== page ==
An interesting note to file under the Two Minute Dog Trainer is the “Ready, Set… Go!” game. It’s a thing that I do at the start line to get my dog engaged, attentive, and excited. And I will do this start-line warm-up even if I intend to do a modest lead-out. But to tell you the truth it is most useful if what I really want to do is take off running with my dog on course.

I’m sometimes remiss in showing this game when I’m out teaching in the world. And I suspect it’s because I find it so fundamental and obvious. But I guess it’s not really, given the number of handlers who will take off from their dogs with the dog unengaged and inattentive and, frankly, not terribly excited at all.

Ordinarily I might break a simple training objective into nice granular steps as though presenting a simple recipe. To tell you the truth though, this is a private game between you and your dog. All I really should say is that you should think of yourself at the starting line as the catalyst for excitement in the team. And, oh by the way, don’t allow the dog to be the one who says “Go!” in the game.



Humor me just a moment and I’ll describe for you an interesting movement to handle the transition from the pipe tunnel at #4 to the dogwalk at #5. What the majority of agility handlers will probably do here is draw the dog out on a right lead into a tight turning Post turn. For some dogs this is a deadening solution as the handler is giving so little movement to the solution. What I’d really like to do here is something that will lift the energy of the moment rather than depress it.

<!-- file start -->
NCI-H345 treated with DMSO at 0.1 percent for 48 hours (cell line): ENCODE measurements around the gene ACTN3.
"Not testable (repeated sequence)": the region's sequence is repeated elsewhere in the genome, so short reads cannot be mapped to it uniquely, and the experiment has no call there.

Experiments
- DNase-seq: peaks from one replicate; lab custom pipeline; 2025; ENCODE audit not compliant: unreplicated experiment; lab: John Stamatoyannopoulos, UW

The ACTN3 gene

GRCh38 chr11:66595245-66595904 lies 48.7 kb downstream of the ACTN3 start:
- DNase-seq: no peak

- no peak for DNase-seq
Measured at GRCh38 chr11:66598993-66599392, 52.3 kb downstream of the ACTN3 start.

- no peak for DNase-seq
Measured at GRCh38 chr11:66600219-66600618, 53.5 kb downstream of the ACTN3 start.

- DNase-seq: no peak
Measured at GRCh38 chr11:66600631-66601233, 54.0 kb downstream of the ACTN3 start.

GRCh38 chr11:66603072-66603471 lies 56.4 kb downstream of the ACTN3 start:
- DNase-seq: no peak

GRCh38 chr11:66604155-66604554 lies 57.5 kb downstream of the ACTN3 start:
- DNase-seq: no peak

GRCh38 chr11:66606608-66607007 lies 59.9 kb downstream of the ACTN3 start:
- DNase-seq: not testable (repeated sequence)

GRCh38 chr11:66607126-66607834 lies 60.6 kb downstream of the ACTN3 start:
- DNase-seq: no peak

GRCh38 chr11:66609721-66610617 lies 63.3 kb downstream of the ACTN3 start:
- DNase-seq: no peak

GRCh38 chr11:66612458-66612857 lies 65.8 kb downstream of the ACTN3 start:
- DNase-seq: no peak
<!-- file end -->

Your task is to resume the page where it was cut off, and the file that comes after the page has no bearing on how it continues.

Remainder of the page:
The BLT is a combination movement. That means we take two simple movements and combine them. The first movement is a simple scooping Blind Cross. Scooping means that the handler will pull near the exit of the pipe tunnel to scoop the dog. This is mostly to preserve a bit of real estate for movement.

I’ve drawn a red X on the field as a target to indicate the direction of the handler’s movement. It’s important that the handler avoid crowding in towards the dogwalk which would ultimately deprive the dog of room for the approach to the dogwalk and may even crowd him over into the pipe tunnel.


Having drawn the dog sufficiently along the line the handler will conduct a Tandem Turn on the flat to turn his dog away and back. Note that the handler just hoofs it the opposite direction and doesn’t dawdle and flap his arms or anything like that. The movement concurrent with the ramp helps sell his dog on the performance of the ramp and takes away the allure of the pipe tunnel.

A fascinating aspect of the BLT (Blind & Tandem) is that it is a combination that combination movement that encompasses a speed change. That means the handler makes a transition from slow dog handling (the Blind Cross) to fast dog handling (the Tandem). It is a movement that requires considerable skill and a canny sense of timing.

Questions comments & impassioned speeches to Bud Houston: BudHouston@hughes.net. And Check out my new publication the Idea BookAgility Training for a Small Universe available at www.dogagility.org/store.


One Response to “Rhetorical”

  1. Teresa Says:

    Thanks again Bud! Rhetorical and the BLT in print are great especially since there wasn’t and footage this time. And remember “there is no spoon”.

    All our best,

    Teresa and Lauren

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